Vacant Space vs. Available Space vs… Vacant Available Space???

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A square is always a rectangle but a rectangle isn’t always a square. The same concept applies to vacant space and available space. It seems to reason that if a space is vacant is should be available, and one could also argue that available space would also have to be vacant. This is not necessarily true and when you throw vacant available space in the mix, now you have a recipe for confusion.

Every year each municipality’s department of tax administration assesses all the properties within their municipality, both residential and commercial. As of January 1, 2019, the Fairfax County Department of Tax Administration assessed 362,089 separate properties. The goal is to determine each property’s market value within the assessment to sales ratio for the purposes of levying taxes. Residential properties trade much more frequently than commercial properties and are thus easier to assess from a sale comparison standpoint. Furthermore, most residential properties are owner occupied and thus do not have other factors to consider such as market rental, vacancy, and absorption rates. Commercial properties, on the other hand, have a myriad of factors that contribute to a property’s market value and involve complex calculations.

Departments of tax administration consider a number of mitigating factors that can reduce a commercial property’s market value, particularly vacancy. Juxtaposed with residential real estate, commercial properties are mostly income producing and the revenue that a property generates or is cable of generating greatly impacts its market value. Multi-tenant properties can have varying levels of occupancy and, in addition to the lost revenue from space sitting empty, there are costs associated with leasing up the property, i.e. leasing commissions, tenant improvement allowances, etc. The DTA understands this and uses various metrics to arrive at a defensible and logical market value.

So, what metric provides the most accurate measure of the amount of unleased space in a (sub)market? Let’s start by defining the separate terms:

Vacant Space

Vacant space refers to all space not currently occupied by a tenant, regardless of any lease obligation that may be on the space. “Vacancy rate” is the most commonly used term to discuss the ratio of leased space versus unleased space; however, vacant space can be either available or unavailable. A good example would be a space that has been leased but is still undergoing construction and/or has not delivered yet. The space is still vacant but it is not available.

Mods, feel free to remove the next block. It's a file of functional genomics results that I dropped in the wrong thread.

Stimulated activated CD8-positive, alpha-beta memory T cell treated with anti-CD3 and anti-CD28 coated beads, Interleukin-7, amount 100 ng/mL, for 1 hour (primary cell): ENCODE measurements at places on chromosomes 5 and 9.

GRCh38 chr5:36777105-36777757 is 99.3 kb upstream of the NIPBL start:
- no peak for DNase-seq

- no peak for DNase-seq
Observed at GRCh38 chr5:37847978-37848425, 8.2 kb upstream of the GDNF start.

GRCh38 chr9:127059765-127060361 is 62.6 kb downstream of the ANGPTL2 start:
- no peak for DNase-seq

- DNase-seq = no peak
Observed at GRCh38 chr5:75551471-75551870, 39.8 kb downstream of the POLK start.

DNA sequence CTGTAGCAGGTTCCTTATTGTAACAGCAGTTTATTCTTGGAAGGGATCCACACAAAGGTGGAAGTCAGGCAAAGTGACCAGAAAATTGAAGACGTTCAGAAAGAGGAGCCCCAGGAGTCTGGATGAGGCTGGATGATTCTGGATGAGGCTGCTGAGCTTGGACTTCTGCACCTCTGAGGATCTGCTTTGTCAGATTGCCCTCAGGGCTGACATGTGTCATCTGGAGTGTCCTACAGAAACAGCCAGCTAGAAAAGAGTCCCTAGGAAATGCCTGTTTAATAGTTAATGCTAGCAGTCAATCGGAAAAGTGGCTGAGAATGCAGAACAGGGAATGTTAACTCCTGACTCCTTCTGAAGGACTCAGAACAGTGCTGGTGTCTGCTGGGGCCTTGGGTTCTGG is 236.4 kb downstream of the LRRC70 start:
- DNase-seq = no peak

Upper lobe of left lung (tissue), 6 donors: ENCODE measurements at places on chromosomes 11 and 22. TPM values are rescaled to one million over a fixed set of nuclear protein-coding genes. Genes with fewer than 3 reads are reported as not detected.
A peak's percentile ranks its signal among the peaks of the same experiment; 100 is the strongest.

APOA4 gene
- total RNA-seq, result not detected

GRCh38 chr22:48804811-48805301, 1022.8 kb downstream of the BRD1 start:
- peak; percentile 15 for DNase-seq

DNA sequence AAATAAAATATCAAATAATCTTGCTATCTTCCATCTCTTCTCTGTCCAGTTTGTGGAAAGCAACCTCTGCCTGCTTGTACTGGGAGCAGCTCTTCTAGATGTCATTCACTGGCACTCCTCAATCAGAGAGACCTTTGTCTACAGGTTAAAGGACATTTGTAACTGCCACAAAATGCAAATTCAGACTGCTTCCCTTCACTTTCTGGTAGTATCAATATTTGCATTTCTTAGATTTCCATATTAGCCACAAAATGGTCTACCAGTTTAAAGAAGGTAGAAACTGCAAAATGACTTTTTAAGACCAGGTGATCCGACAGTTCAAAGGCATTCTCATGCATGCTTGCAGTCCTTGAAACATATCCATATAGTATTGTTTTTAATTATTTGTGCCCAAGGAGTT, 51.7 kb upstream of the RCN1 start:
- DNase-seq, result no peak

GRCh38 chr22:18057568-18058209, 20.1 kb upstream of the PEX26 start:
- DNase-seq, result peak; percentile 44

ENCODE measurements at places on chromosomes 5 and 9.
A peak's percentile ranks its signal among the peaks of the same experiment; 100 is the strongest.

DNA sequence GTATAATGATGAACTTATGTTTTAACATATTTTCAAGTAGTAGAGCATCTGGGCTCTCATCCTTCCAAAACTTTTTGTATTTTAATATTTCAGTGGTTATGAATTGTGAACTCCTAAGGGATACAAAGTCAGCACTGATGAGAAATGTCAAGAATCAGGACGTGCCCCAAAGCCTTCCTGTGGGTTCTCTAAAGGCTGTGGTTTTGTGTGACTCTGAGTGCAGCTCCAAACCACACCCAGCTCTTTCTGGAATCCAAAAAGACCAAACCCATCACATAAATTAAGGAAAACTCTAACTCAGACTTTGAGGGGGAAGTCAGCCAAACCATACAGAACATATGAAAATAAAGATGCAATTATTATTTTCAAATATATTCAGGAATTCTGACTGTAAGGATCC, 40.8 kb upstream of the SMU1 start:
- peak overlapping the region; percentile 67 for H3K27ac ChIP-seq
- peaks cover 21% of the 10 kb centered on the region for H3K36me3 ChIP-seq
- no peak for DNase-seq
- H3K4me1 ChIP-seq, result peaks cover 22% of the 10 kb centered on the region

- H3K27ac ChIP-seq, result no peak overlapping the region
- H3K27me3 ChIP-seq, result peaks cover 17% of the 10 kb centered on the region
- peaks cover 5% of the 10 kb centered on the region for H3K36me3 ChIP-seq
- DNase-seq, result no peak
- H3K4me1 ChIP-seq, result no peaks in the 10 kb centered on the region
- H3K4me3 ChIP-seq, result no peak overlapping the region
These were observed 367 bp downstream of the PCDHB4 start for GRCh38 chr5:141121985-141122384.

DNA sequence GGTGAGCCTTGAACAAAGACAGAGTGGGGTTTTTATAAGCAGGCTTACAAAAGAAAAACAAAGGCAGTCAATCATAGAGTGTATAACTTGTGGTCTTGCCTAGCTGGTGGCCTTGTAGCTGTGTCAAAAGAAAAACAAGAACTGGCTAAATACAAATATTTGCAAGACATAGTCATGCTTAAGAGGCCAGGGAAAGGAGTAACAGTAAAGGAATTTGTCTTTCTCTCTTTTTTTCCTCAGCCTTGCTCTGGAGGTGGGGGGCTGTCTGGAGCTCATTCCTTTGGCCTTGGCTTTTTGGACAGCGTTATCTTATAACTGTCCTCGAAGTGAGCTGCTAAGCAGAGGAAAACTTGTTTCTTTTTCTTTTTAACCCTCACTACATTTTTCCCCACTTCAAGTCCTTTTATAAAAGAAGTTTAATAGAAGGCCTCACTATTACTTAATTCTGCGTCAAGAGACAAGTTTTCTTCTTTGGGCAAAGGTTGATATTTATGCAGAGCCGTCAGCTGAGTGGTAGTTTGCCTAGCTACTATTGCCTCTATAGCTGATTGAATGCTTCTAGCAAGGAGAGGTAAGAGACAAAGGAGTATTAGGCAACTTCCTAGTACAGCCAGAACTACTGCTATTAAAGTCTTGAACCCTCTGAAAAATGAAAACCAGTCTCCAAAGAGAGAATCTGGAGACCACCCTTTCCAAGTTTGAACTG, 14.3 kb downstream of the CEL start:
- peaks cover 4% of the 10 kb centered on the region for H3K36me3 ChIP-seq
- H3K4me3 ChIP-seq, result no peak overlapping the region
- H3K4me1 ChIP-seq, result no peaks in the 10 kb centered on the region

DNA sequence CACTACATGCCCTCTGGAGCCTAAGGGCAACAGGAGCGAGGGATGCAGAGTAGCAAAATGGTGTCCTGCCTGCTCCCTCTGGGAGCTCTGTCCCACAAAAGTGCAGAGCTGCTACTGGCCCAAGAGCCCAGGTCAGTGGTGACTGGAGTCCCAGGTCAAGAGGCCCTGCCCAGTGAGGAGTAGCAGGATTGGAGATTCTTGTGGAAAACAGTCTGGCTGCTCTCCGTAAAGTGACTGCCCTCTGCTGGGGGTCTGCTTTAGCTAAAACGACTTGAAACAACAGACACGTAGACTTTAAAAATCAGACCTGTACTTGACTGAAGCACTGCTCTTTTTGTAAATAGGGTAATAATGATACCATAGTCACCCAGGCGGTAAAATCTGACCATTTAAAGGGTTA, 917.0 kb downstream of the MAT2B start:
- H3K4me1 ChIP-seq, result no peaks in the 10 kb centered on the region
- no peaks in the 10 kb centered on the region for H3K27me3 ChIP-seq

Available Space

The total amount of space that is currently being marketed as available for lease or sale in a given time period. Available space refers to any space that is available but does not specify if the space is vacant, occupied, available for sublease, or available in the future. A tenant could be actively marketing their space for sublease, but is still occupying the space (not vacant), or a property could be under construction or going through a renovation, in which case the landlord could actively market the space for lease; making it both available and vacant.

Now we come to the answer to our answer, which is also the metric used by departments of tax administration when assessing a commercial property in a particular (sub)market:

Vacant Available Space

Space which is currently vacant and is currently being marketed as available space. Because available space can be both vacant or occupied and because vacant space only refers to the occupancy of a space without regard to any lease obligation tied to the space (available or not), the amount of vacant available space is the best and most accurate measure of the amount of unleased space in a specific (sub)market. The more supply of [unleased] space the more competition. This puts downward pressure on rental rates (lowering a property’s potential gross income) and, more relevant to this discussion, it increases the amount of time in which a landlord can expect to lease their property to the submarket’s frictional vacancy, all of which lower a property’s market value (and associated tax bill).

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